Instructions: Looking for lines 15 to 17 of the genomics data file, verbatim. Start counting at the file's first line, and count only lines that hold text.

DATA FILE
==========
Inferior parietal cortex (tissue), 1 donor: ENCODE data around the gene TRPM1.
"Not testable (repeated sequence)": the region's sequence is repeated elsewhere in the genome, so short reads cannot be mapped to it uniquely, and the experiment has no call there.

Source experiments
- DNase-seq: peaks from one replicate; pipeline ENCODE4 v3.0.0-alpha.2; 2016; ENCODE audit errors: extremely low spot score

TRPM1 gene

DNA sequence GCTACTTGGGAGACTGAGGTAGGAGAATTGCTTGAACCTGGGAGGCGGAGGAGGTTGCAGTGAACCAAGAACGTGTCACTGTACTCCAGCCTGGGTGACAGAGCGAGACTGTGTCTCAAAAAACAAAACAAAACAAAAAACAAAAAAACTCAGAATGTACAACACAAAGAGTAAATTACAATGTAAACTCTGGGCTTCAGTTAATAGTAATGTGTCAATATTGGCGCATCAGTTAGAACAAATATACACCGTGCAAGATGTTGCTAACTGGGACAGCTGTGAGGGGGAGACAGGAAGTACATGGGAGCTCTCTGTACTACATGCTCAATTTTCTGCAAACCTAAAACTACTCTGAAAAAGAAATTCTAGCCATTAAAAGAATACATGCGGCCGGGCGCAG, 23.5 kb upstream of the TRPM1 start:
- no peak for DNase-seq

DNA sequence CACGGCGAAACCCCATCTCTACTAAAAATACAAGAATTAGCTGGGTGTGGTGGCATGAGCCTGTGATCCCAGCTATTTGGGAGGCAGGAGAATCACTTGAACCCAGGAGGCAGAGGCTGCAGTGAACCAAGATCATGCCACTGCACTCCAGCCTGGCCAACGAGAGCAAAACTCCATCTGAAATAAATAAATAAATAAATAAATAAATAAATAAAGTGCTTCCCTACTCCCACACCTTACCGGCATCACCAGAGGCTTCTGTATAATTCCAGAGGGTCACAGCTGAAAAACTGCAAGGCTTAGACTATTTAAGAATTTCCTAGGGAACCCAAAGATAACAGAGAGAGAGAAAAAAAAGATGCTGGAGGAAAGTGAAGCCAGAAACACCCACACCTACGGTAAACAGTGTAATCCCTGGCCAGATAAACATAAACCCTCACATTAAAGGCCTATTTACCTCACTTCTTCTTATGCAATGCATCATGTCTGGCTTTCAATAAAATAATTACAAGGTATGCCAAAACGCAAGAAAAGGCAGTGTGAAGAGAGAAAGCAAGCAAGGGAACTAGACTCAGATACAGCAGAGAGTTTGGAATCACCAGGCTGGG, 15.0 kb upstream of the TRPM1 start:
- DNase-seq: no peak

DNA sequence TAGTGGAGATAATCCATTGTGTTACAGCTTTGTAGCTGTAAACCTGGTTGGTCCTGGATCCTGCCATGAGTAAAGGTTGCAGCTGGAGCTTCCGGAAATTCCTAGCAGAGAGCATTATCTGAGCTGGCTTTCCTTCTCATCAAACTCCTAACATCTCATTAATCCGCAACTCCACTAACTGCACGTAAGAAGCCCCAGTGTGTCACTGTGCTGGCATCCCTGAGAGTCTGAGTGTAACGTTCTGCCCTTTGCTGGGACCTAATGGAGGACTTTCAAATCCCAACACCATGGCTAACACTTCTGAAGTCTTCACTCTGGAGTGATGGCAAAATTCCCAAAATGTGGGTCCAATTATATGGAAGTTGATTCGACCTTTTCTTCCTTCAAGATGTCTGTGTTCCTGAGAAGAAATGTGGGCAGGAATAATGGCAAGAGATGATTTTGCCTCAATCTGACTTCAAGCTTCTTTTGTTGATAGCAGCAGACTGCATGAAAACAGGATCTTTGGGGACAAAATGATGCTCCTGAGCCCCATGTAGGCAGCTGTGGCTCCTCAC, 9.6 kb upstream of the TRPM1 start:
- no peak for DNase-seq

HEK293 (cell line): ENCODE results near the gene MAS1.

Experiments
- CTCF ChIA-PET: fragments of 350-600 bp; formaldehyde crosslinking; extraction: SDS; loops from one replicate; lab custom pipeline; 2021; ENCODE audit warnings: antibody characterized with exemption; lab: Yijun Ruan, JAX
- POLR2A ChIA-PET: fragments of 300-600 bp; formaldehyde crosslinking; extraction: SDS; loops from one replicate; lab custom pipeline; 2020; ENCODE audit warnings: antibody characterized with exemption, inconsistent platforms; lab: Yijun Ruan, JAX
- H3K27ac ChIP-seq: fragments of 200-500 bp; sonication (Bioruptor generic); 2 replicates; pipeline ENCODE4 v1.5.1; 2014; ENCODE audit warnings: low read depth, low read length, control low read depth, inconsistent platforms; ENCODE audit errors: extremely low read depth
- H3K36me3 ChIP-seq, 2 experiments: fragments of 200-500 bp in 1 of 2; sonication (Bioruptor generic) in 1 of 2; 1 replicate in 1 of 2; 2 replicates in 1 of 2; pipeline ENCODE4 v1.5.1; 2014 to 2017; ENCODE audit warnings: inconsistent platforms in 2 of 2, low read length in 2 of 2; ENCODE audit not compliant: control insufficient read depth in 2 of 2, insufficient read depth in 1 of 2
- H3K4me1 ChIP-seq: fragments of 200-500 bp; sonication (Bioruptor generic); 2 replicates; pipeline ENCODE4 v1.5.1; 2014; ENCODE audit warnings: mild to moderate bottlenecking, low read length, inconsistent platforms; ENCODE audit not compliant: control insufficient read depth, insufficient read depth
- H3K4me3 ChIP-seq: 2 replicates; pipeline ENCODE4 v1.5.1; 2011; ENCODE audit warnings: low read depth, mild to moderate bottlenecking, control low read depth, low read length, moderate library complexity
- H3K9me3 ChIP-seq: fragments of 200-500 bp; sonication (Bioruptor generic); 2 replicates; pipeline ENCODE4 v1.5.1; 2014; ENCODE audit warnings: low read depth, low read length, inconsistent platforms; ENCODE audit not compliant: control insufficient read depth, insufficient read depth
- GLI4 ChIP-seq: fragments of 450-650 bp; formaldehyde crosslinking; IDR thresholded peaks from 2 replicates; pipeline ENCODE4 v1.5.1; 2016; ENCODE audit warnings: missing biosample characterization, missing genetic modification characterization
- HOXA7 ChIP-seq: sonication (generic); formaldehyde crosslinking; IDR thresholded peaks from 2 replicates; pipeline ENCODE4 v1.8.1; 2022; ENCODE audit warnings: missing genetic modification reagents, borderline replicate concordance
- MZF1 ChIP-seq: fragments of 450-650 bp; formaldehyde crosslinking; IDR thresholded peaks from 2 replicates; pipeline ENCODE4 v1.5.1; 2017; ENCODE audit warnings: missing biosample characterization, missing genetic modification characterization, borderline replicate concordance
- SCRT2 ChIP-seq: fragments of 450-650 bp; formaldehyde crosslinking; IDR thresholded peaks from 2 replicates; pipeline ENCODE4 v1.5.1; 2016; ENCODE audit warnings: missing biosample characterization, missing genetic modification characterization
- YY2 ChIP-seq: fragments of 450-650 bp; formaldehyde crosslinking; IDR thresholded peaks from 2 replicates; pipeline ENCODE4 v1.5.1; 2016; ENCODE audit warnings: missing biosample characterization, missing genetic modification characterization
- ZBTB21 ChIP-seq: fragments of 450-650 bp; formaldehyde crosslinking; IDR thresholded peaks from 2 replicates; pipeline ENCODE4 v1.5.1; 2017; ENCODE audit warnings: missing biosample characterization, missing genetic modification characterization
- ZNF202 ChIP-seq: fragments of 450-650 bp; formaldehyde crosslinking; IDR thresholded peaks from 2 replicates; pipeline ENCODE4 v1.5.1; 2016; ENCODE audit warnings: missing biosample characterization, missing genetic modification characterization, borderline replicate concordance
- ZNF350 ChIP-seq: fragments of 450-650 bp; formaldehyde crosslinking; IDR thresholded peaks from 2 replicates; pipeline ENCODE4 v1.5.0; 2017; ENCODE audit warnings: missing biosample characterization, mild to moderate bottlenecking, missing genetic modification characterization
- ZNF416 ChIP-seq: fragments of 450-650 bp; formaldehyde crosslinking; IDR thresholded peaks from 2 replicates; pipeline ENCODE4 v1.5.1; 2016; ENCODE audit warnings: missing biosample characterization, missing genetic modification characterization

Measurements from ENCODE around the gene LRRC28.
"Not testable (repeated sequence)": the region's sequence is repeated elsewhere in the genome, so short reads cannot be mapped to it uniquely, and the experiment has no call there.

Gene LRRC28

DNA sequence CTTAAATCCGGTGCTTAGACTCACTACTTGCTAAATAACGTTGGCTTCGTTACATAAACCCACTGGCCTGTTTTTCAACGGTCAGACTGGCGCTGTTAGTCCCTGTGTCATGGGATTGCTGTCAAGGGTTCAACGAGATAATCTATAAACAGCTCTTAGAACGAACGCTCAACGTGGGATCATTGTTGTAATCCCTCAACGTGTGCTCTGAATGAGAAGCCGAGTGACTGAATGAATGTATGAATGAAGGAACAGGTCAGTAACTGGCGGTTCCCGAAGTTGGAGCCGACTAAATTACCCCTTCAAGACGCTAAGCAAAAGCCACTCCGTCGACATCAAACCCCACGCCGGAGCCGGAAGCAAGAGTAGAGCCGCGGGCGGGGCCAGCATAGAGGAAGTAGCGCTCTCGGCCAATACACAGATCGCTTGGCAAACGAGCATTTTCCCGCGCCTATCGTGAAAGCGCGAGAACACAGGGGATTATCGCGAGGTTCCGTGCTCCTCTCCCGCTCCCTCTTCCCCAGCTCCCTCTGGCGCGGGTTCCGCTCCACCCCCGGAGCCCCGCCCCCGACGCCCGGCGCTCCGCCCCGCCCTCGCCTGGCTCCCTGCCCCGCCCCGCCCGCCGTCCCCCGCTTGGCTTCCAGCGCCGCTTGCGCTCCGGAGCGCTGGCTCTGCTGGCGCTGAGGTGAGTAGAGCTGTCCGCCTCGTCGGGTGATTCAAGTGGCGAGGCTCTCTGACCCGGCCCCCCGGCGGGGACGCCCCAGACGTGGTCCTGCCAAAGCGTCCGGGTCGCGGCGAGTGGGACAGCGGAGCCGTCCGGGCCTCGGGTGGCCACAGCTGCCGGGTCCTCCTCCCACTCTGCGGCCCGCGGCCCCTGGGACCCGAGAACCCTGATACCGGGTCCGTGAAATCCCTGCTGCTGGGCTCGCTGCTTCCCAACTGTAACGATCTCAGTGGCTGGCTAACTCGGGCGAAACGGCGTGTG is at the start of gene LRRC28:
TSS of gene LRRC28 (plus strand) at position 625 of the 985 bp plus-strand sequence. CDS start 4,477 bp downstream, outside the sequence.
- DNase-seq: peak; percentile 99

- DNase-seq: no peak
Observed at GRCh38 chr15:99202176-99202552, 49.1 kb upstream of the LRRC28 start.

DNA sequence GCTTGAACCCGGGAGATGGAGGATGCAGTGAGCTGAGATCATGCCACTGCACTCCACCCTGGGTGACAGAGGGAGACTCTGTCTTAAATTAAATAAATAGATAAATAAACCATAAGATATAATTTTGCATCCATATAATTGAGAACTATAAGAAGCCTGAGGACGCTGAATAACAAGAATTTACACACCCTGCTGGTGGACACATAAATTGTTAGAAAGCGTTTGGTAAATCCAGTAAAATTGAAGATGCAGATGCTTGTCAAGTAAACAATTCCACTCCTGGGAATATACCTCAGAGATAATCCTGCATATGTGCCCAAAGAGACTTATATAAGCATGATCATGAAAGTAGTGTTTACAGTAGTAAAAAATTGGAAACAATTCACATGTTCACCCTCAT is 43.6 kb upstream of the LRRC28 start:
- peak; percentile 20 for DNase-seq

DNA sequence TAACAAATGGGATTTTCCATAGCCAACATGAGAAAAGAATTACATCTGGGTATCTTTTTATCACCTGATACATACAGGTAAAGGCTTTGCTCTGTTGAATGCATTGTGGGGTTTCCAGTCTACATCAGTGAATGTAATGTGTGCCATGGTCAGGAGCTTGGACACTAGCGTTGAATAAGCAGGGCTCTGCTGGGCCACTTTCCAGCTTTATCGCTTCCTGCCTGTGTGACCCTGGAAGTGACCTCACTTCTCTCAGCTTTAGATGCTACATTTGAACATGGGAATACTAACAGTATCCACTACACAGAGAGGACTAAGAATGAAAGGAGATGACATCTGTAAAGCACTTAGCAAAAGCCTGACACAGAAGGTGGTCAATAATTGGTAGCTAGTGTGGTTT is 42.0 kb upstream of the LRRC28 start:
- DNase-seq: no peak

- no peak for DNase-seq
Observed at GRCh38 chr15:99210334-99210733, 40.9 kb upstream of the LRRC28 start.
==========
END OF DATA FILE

- POLR2A ChIA-PET: fragments of 300-600 bp; formaldehyde crosslinking; extraction: SDS; loops from one replicate; lab custom pipeline; 2020; ENCODE audit warnings: antibody characterized with exemption, inconsistent platforms; lab: Yijun Ruan, JAX
- H3K27ac ChIP-seq: fragments of 200-500 bp; sonication (Bioruptor generic); 2 replicates; pipeline ENCODE4 v1.5.1; 2014; ENCODE audit warnings: low read depth, low read length, control low read depth, inconsistent platforms; ENCODE audit errors: extremely low read depth
- H3K36me3 ChIP-seq, 2 experiments: fragments of 200-500 bp in 1 of 2; sonication (Bioruptor generic) in 1 of 2; 1 replicate in 1 of 2; 2 replicates in 1 of 2; pipeline ENCODE4 v1.5.1; 2014 to 2017; ENCODE audit warnings: inconsistent platforms in 2 of 2, low read length in 2 of 2; ENCODE audit not compliant: control insufficient read depth in 2 of 2, insufficient read depth in 1 of 2